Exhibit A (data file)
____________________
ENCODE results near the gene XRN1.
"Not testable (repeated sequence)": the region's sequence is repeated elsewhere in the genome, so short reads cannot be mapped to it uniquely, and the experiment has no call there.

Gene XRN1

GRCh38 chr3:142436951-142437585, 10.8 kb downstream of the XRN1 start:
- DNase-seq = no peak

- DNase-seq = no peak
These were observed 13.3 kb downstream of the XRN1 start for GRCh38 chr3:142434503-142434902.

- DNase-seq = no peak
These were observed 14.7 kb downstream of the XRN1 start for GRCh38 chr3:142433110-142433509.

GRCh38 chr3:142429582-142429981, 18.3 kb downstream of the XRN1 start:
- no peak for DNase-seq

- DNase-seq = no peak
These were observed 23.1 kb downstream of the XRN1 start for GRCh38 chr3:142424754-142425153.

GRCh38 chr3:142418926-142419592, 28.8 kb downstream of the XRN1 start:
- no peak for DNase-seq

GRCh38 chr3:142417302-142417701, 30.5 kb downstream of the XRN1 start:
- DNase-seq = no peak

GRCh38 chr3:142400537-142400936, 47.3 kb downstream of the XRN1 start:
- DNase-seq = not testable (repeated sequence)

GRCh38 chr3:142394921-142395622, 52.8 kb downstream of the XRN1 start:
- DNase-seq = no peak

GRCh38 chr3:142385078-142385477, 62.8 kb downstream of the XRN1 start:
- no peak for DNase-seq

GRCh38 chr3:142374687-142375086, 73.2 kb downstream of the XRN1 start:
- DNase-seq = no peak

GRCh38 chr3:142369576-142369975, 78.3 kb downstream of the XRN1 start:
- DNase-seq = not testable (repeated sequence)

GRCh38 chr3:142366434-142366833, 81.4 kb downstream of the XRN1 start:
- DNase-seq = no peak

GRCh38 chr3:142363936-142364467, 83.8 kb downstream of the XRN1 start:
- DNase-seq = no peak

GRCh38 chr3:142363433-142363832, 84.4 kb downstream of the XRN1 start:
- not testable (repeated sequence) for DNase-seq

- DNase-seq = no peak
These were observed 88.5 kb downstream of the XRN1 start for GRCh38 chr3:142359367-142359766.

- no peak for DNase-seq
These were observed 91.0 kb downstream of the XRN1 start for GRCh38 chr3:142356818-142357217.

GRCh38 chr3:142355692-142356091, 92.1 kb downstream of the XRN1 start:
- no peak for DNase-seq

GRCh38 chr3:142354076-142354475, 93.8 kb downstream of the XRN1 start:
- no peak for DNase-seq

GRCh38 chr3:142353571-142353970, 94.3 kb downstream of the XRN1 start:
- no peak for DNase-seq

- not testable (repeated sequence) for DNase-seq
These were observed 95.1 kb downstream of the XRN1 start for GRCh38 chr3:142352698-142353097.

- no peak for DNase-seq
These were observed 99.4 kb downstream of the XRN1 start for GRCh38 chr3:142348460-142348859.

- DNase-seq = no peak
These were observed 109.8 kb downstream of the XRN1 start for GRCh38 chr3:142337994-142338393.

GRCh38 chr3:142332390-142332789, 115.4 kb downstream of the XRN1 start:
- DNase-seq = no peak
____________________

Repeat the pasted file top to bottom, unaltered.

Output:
ENCODE results near the gene XRN1.
"Not testable (repeated sequence)": the region's sequence is repeated elsewhere in the genome, so short reads cannot be mapped to it uniquely, and the experiment has no call there.

Gene XRN1

GRCh38 chr3:142436951-142437585, 10.8 kb downstream of the XRN1 start:
- DNase-seq = no peak

- DNase-seq = no peak
These were observed 13.3 kb downstream of the XRN1 start for GRCh38 chr3:142434503-142434902.

- DNase-seq = no peak
These were observed 14.7 kb downstream of the XRN1 start for GRCh38 chr3:142433110-142433509.

GRCh38 chr3:142429582-142429981, 18.3 kb downstream of the XRN1 start:
- no peak for DNase-seq

- DNase-seq = no peak
These were observed 23.1 kb downstream of the XRN1 start for GRCh38 chr3:142424754-142425153.

GRCh38 chr3:142418926-142419592, 28.8 kb downstream of the XRN1 start:
- no peak for DNase-seq

GRCh38 chr3:142417302-142417701, 30.5 kb downstream of the XRN1 start:
- DNase-seq = no peak

GRCh38 chr3:142400537-142400936, 47.3 kb downstream of the XRN1 start:
- DNase-seq = not testable (repeated sequence)

GRCh38 chr3:142394921-142395622, 52.8 kb downstream of the XRN1 start:
- DNase-seq = no peak

GRCh38 chr3:142385078-142385477, 62.8 kb downstream of the XRN1 start:
- no peak for DNase-seq

GRCh38 chr3:142374687-142375086, 73.2 kb downstream of the XRN1 start:
- DNase-seq = no peak

GRCh38 chr3:142369576-142369975, 78.3 kb downstream of the XRN1 start:
- DNase-seq = not testable (repeated sequence)

GRCh38 chr3:142366434-142366833, 81.4 kb downstream of the XRN1 start:
- DNase-seq = no peak

GRCh38 chr3:142363936-142364467, 83.8 kb downstream of the XRN1 start:
- DNase-seq = no peak

GRCh38 chr3:142363433-142363832, 84.4 kb downstream of the XRN1 start:
- not testable (repeated sequence) for DNase-seq

- DNase-seq = no peak
These were observed 88.5 kb downstream of the XRN1 start for GRCh38 chr3:142359367-142359766.

- no peak for DNase-seq
These were observed 91.0 kb downstream of the XRN1 start for GRCh38 chr3:142356818-142357217.

GRCh38 chr3:142355692-142356091, 92.1 kb downstream of the XRN1 start:
- no peak for DNase-seq

GRCh38 chr3:142354076-142354475, 93.8 kb downstream of the XRN1 start:
- no peak for DNase-seq

GRCh38 chr3:142353571-142353970, 94.3 kb downstream of the XRN1 start:
- no peak for DNase-seq

- not testable (repeated sequence) for DNase-seq
These were observed 95.1 kb downstream of the XRN1 start for GRCh38 chr3:142352698-142353097.

- no peak for DNase-seq
These were observed 99.4 kb downstream of the XRN1 start for GRCh38 chr3:142348460-142348859.

- DNase-seq = no peak
These were observed 109.8 kb downstream of the XRN1 start for GRCh38 chr3:142337994-142338393.

GRCh38 chr3:142332390-142332789, 115.4 kb downstream of the XRN1 start:
- DNase-seq = no peak